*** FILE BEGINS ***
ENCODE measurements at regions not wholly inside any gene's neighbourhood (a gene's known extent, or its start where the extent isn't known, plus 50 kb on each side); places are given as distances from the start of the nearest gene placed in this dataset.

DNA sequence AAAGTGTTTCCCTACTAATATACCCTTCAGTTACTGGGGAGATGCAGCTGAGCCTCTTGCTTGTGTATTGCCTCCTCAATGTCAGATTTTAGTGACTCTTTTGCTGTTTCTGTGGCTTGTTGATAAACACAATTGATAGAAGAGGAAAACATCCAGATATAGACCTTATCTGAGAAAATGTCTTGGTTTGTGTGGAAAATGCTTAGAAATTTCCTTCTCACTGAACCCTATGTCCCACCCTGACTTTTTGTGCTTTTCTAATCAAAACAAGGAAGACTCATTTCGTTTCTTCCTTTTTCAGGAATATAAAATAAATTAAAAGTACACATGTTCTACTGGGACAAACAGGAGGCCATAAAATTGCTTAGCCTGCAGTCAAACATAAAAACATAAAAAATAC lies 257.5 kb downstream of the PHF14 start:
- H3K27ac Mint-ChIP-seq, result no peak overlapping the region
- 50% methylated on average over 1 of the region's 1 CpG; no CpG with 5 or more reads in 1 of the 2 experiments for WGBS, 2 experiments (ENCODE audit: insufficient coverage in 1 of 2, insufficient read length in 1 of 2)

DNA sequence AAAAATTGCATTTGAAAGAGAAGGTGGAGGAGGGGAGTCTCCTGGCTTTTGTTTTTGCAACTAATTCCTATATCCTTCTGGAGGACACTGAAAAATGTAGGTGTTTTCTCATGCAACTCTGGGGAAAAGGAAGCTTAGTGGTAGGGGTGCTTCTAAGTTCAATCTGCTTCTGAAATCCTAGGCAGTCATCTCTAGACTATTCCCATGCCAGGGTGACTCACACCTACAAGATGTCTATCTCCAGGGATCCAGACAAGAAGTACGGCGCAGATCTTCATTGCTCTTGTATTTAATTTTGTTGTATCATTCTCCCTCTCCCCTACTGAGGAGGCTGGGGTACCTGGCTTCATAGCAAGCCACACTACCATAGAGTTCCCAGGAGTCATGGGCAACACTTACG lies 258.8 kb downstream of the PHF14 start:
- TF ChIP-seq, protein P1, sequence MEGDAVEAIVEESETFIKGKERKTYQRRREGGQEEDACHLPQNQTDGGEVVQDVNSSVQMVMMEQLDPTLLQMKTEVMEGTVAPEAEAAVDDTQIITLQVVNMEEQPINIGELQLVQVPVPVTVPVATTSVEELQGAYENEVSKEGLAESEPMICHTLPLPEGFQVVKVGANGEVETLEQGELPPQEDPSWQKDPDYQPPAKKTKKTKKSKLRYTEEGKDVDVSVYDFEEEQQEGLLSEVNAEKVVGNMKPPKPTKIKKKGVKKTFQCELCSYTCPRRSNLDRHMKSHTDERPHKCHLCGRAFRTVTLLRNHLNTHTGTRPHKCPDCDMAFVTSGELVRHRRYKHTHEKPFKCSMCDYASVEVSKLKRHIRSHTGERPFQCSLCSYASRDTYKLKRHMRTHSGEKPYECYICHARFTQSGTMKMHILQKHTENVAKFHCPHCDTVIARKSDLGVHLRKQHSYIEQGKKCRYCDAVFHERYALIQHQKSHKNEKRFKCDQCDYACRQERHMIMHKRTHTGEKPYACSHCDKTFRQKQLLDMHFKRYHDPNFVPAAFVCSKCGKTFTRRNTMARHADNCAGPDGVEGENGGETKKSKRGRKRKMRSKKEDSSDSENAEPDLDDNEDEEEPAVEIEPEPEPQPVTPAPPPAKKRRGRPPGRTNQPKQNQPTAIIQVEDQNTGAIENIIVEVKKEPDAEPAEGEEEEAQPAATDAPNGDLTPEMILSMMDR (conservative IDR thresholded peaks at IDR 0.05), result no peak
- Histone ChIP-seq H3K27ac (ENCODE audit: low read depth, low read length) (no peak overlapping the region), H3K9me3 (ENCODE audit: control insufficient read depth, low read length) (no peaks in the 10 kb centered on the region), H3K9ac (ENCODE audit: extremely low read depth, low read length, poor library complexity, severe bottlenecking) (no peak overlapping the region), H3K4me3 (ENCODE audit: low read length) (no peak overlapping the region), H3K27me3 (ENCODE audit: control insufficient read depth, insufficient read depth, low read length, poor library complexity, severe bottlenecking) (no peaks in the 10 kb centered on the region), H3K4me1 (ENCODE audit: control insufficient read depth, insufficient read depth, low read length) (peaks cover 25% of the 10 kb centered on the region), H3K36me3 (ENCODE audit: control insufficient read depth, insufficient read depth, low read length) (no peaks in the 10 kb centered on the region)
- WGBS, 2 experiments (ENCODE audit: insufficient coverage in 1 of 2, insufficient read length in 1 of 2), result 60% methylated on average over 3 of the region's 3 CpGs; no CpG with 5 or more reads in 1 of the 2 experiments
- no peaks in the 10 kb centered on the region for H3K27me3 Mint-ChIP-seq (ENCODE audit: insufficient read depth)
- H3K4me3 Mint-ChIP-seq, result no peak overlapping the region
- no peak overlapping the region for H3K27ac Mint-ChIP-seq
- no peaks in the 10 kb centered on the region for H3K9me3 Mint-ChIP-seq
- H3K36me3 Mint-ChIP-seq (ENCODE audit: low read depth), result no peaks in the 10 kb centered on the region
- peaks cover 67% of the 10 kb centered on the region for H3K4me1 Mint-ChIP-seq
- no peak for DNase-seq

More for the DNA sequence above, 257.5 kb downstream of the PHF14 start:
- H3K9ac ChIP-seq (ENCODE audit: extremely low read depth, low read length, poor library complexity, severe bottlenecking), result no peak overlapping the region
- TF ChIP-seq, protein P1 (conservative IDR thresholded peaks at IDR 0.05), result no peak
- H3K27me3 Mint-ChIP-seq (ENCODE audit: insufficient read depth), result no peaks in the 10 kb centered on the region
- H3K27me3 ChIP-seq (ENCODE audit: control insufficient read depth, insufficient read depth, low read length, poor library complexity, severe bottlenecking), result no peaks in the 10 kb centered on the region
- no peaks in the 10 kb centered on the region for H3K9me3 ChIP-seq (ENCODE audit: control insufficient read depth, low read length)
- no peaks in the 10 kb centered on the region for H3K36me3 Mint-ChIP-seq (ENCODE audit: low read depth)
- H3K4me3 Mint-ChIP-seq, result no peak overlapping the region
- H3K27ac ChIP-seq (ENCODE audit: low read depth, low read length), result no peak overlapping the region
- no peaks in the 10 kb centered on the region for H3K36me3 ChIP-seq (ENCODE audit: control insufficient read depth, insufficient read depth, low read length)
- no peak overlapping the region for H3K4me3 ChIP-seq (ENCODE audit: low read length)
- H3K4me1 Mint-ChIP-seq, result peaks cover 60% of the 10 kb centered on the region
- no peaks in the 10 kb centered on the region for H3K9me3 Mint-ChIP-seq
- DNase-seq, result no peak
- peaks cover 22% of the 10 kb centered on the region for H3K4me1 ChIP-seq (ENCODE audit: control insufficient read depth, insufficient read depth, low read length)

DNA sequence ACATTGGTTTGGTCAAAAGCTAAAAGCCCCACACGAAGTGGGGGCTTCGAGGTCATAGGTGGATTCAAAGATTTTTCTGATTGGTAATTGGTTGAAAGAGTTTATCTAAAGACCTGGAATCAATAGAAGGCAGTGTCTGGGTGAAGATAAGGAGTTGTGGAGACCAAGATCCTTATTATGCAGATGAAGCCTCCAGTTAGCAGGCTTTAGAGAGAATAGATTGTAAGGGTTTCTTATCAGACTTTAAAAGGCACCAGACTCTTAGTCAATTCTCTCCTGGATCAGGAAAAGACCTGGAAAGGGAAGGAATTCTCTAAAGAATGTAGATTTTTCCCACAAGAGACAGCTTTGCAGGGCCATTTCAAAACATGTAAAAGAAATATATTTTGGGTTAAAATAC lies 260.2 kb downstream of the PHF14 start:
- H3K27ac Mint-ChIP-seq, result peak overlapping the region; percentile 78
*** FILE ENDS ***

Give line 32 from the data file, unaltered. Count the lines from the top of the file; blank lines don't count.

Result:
- H3K27ac Mint-ChIP-seq, result peak overlapping the region; percentile 78